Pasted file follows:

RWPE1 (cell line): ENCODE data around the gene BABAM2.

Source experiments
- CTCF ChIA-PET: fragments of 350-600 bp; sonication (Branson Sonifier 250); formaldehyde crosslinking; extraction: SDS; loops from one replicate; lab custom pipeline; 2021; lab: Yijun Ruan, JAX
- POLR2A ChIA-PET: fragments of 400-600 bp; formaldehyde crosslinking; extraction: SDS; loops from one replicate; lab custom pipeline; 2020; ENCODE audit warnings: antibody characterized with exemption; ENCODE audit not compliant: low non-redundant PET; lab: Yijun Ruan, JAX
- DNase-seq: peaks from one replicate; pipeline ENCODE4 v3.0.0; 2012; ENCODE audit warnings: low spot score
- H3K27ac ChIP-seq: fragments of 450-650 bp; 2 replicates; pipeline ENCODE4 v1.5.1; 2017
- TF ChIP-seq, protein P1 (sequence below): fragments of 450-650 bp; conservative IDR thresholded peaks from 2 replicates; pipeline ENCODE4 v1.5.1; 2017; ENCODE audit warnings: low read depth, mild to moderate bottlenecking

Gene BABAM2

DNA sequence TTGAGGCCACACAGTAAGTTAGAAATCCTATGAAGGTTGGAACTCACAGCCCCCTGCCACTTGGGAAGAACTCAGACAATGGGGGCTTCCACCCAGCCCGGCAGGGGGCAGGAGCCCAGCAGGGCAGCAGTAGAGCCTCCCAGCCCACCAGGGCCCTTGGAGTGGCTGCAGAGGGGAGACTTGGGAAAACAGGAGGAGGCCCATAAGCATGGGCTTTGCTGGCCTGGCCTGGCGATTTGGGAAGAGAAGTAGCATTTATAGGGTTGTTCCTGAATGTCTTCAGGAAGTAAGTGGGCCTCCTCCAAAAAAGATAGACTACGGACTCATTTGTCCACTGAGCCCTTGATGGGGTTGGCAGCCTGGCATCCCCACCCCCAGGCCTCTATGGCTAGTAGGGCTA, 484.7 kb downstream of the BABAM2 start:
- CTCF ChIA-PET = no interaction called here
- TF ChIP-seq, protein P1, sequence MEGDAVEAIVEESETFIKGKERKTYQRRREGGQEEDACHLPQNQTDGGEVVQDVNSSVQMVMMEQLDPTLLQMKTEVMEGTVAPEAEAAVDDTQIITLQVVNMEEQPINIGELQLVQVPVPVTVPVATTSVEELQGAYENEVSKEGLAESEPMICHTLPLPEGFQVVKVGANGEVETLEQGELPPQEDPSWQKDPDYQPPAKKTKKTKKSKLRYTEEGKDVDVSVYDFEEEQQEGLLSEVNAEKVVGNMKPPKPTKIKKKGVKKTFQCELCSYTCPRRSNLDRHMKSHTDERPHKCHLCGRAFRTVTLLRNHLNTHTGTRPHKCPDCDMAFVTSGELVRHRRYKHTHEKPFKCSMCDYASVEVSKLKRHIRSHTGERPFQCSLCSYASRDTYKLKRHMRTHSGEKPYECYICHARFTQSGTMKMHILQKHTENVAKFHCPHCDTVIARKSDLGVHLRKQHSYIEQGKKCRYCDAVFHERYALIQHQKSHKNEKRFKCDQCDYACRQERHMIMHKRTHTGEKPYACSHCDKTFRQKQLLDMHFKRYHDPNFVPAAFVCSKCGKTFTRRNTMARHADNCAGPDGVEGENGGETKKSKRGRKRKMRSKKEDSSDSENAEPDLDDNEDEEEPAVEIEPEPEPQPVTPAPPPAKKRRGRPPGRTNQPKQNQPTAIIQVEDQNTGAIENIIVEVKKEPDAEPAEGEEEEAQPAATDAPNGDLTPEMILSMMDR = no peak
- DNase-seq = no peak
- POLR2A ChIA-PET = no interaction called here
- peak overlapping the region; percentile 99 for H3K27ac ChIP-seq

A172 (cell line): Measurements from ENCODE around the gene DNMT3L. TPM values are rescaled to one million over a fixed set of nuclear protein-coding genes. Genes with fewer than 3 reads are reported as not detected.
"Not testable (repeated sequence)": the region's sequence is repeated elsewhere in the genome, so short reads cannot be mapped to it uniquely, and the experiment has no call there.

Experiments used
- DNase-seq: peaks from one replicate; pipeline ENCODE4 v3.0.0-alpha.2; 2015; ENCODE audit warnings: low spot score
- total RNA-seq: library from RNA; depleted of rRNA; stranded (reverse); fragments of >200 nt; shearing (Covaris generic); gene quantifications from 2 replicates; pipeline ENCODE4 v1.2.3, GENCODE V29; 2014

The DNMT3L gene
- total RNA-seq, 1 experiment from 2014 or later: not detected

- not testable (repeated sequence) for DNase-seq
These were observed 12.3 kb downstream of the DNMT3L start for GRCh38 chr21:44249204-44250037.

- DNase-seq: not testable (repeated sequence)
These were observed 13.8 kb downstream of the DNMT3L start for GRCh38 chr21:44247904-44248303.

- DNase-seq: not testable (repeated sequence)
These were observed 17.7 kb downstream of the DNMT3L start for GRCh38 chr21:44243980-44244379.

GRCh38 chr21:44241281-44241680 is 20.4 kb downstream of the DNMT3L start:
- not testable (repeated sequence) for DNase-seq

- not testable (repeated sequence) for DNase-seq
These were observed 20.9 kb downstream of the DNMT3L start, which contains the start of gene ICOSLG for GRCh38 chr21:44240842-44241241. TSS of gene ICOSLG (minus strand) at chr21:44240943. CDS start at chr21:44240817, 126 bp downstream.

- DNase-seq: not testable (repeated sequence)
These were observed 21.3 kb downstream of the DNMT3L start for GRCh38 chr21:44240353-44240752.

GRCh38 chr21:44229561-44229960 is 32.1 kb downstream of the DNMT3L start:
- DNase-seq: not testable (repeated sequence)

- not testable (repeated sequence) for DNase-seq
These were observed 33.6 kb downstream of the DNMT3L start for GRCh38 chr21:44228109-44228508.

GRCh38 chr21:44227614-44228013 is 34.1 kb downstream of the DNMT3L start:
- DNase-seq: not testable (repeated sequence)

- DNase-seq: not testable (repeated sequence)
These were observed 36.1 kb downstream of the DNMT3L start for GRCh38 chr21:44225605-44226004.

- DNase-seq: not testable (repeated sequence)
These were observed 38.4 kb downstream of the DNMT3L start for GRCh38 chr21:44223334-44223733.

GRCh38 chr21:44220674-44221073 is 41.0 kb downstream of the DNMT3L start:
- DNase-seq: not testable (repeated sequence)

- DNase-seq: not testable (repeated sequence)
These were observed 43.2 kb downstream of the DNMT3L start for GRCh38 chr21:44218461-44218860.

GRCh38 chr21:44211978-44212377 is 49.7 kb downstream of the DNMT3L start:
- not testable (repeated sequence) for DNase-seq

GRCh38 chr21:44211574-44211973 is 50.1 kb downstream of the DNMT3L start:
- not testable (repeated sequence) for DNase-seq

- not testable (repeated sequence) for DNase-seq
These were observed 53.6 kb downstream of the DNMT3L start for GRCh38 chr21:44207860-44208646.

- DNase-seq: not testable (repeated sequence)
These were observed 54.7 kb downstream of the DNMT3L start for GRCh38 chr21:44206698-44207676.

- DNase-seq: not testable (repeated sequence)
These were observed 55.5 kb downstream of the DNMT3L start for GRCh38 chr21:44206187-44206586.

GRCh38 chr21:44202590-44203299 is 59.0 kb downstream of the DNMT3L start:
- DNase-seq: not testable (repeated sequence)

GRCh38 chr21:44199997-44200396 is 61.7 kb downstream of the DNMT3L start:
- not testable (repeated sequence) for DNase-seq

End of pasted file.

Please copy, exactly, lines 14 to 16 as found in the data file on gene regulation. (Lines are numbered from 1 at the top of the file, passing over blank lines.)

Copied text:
- peak overlapping the region; percentile 99 for H3K27ac ChIP-seq

A172 (cell line): Measurements from ENCODE around the gene DNMT3L. TPM values are rescaled to one million over a fixed set of nuclear protein-coding genes. Genes with fewer than 3 reads are reported as not detected.
"Not testable (repeated sequence)": the region's sequence is repeated elsewhere in the genome, so short reads cannot be mapped to it uniquely, and the experiment has no call there.